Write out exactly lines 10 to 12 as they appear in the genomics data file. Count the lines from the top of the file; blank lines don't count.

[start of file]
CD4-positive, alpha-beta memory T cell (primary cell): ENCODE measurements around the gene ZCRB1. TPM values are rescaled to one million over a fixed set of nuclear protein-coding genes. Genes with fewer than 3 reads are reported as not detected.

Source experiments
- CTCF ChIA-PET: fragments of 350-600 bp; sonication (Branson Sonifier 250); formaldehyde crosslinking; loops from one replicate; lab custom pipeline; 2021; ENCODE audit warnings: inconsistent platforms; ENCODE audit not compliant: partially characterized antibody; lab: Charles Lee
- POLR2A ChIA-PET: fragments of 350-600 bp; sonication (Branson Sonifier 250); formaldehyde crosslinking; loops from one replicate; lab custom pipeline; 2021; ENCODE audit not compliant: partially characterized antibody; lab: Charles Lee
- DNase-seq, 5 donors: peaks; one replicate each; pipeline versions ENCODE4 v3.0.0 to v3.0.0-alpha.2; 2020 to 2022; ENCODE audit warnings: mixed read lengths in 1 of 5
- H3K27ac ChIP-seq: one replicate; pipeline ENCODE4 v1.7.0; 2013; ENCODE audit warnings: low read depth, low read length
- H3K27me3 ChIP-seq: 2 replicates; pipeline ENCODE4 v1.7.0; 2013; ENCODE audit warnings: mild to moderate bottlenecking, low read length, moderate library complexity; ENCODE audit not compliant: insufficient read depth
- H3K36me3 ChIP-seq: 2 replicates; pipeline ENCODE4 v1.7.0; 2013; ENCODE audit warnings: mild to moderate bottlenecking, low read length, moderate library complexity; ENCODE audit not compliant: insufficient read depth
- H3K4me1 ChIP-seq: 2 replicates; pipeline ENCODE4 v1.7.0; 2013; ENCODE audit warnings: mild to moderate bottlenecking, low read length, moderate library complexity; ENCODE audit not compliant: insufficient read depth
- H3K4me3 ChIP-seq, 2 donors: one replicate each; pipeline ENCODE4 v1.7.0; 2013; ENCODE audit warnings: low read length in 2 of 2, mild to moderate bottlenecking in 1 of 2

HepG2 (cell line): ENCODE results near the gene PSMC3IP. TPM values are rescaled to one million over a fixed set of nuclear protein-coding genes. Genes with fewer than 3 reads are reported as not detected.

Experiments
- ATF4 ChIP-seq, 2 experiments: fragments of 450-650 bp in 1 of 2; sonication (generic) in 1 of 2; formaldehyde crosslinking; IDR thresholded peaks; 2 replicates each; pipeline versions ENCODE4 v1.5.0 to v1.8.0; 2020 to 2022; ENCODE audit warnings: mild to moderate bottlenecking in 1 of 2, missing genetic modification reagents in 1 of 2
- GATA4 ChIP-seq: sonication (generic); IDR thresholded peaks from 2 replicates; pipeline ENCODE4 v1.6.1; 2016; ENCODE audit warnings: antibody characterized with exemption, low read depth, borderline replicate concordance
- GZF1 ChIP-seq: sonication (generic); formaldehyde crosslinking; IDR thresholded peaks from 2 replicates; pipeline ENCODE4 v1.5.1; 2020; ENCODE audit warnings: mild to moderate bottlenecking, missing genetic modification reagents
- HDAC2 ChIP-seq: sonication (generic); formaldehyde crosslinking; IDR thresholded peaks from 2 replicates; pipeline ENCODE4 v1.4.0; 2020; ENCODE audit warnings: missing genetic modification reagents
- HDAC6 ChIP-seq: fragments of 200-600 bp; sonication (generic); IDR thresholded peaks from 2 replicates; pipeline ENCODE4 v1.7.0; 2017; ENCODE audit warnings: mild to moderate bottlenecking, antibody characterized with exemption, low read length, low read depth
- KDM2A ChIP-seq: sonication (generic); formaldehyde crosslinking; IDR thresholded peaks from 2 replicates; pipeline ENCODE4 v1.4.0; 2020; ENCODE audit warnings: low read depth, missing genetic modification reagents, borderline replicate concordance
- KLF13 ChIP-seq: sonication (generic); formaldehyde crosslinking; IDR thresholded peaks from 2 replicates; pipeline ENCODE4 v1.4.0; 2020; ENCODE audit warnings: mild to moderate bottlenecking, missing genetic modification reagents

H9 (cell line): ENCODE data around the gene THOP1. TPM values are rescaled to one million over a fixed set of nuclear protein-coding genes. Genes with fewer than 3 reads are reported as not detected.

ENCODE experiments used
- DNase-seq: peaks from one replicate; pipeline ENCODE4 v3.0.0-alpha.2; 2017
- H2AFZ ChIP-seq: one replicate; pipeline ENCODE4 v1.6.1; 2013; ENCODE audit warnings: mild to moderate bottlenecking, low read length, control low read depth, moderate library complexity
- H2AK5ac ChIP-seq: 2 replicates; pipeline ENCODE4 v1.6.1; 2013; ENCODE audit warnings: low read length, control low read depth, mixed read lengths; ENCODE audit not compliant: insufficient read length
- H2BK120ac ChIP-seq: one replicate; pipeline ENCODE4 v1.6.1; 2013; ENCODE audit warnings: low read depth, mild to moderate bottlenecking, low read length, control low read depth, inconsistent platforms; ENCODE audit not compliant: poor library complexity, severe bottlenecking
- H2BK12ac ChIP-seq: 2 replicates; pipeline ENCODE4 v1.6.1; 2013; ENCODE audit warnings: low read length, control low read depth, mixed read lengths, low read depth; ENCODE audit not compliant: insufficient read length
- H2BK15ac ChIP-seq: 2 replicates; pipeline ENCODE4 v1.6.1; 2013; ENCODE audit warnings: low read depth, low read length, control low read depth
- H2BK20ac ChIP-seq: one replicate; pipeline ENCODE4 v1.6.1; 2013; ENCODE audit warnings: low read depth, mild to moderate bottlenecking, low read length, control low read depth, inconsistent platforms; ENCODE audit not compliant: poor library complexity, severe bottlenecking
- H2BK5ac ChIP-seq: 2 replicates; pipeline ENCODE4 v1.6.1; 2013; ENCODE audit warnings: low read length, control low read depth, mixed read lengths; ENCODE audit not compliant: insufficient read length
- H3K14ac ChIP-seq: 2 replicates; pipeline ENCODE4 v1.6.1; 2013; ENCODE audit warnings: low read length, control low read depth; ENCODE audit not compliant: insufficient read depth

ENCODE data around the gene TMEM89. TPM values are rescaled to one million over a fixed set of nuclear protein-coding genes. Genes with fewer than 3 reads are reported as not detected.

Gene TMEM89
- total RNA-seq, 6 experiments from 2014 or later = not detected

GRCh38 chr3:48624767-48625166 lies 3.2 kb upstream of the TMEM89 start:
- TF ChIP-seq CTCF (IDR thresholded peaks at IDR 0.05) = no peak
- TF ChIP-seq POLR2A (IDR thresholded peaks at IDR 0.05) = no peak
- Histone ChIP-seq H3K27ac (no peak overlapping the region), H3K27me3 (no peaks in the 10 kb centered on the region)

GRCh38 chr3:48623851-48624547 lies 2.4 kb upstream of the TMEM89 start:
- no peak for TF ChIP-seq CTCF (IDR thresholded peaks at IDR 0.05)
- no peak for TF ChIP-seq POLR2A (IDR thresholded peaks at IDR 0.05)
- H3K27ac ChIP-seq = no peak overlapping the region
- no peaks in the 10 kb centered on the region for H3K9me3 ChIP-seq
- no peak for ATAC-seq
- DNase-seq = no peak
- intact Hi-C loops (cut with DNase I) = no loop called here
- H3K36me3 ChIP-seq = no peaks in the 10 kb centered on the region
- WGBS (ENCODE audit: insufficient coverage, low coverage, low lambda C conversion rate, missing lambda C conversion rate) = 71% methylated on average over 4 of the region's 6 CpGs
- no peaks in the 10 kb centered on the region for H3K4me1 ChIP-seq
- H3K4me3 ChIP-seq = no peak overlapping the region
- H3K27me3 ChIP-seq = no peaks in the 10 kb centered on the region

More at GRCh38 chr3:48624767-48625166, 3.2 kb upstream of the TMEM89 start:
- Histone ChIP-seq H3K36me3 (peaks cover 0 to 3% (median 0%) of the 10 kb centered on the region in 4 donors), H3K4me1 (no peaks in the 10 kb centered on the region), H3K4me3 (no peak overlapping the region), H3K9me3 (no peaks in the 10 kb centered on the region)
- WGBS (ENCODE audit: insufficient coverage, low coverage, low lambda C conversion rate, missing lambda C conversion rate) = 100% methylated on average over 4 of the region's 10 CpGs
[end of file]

- H3K4me3 ChIP-seq, 2 donors: one replicate each; pipeline ENCODE4 v1.7.0; 2013; ENCODE audit warnings: low read length in 2 of 2, mild to moderate bottlenecking in 1 of 2

HepG2 (cell line): ENCODE results near the gene PSMC3IP. TPM values are rescaled to one million over a fixed set of nuclear protein-coding genes. Genes with fewer than 3 reads are reported as not detected.

Experiments